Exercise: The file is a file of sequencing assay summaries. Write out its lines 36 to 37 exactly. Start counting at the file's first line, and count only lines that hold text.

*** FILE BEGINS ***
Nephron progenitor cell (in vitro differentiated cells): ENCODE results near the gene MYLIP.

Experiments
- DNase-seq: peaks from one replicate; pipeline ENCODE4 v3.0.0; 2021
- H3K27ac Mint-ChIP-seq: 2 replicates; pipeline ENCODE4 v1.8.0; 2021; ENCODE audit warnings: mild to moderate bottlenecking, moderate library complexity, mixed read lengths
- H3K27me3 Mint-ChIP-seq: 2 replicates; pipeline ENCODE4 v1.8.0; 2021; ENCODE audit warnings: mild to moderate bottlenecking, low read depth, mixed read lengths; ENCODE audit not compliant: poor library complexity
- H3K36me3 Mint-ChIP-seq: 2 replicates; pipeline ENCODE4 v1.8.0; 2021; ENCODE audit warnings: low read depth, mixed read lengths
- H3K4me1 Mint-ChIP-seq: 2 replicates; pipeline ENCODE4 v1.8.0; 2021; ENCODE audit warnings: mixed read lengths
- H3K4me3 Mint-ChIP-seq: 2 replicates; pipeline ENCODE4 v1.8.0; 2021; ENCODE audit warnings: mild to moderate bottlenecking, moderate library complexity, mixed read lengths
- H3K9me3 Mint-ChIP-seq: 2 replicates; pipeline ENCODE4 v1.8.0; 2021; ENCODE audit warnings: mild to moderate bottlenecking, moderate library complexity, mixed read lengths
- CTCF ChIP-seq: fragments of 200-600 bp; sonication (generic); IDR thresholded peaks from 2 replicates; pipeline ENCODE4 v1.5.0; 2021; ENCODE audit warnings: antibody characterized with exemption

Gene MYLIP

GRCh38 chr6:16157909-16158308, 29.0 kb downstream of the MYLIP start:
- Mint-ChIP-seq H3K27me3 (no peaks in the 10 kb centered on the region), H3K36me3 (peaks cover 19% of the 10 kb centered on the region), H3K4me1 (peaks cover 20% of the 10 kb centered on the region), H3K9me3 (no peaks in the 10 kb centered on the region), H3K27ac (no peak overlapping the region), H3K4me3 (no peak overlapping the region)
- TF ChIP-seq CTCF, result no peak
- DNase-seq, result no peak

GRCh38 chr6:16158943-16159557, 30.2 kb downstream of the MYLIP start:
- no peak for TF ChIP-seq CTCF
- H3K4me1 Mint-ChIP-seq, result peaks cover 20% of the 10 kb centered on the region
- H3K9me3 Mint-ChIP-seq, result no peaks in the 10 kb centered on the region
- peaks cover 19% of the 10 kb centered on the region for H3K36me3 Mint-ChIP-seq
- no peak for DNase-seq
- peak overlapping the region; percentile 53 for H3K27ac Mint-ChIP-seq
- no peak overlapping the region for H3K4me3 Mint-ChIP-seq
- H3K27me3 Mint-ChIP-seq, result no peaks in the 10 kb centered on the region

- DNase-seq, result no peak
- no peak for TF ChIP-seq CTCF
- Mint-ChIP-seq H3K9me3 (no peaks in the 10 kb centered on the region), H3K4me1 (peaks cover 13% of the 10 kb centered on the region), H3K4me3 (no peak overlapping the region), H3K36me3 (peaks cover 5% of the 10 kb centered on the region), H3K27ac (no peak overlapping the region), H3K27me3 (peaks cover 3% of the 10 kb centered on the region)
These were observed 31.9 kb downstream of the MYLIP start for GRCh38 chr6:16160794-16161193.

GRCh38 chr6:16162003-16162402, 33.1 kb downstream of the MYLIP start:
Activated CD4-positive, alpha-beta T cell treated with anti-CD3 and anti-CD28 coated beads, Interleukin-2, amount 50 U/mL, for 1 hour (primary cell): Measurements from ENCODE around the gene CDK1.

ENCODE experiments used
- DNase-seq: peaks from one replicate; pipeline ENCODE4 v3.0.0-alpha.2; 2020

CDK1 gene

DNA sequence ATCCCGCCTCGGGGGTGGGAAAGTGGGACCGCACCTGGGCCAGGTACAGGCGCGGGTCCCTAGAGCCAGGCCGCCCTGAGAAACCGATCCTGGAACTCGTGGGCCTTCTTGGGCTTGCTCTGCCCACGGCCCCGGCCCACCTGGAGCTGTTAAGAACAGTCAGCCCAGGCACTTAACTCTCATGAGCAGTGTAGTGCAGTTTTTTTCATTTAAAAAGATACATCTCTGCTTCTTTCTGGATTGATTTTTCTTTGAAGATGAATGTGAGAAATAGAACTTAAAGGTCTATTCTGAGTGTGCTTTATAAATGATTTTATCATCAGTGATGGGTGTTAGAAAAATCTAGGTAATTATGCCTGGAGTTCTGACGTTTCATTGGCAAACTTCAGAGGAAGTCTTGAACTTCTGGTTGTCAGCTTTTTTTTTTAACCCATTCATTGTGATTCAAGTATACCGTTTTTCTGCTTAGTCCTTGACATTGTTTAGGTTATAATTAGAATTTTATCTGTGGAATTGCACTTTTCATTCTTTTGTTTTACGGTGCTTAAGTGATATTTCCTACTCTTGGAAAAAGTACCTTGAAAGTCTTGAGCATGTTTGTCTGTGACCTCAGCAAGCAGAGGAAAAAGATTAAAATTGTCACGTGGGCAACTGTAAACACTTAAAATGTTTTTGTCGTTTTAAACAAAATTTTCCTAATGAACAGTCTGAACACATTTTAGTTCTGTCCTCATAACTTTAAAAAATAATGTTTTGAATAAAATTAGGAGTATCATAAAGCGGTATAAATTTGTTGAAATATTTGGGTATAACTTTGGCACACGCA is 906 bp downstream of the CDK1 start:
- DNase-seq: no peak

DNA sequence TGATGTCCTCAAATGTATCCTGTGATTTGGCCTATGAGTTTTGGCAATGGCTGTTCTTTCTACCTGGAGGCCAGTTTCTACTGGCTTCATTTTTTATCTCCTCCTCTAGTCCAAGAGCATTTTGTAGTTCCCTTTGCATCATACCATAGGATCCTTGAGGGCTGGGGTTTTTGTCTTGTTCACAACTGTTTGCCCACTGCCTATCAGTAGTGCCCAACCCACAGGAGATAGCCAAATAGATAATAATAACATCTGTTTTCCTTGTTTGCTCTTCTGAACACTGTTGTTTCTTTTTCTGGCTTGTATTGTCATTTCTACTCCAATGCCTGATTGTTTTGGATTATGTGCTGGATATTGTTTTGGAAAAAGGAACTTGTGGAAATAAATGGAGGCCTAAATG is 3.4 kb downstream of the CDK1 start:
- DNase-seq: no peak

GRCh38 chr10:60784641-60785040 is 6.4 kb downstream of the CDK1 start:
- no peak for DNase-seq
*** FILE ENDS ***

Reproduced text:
DNA sequence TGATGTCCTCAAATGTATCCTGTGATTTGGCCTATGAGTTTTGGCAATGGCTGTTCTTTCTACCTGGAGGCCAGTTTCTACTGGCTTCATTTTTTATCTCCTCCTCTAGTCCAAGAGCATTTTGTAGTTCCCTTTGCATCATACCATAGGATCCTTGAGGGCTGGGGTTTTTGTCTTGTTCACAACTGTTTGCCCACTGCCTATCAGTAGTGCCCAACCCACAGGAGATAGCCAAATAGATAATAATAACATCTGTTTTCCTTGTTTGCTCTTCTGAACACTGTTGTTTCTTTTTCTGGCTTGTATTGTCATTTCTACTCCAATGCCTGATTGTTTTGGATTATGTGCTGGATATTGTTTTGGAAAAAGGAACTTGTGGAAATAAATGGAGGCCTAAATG is 3.4 kb downstream of the CDK1 start:
- DNase-seq: no peak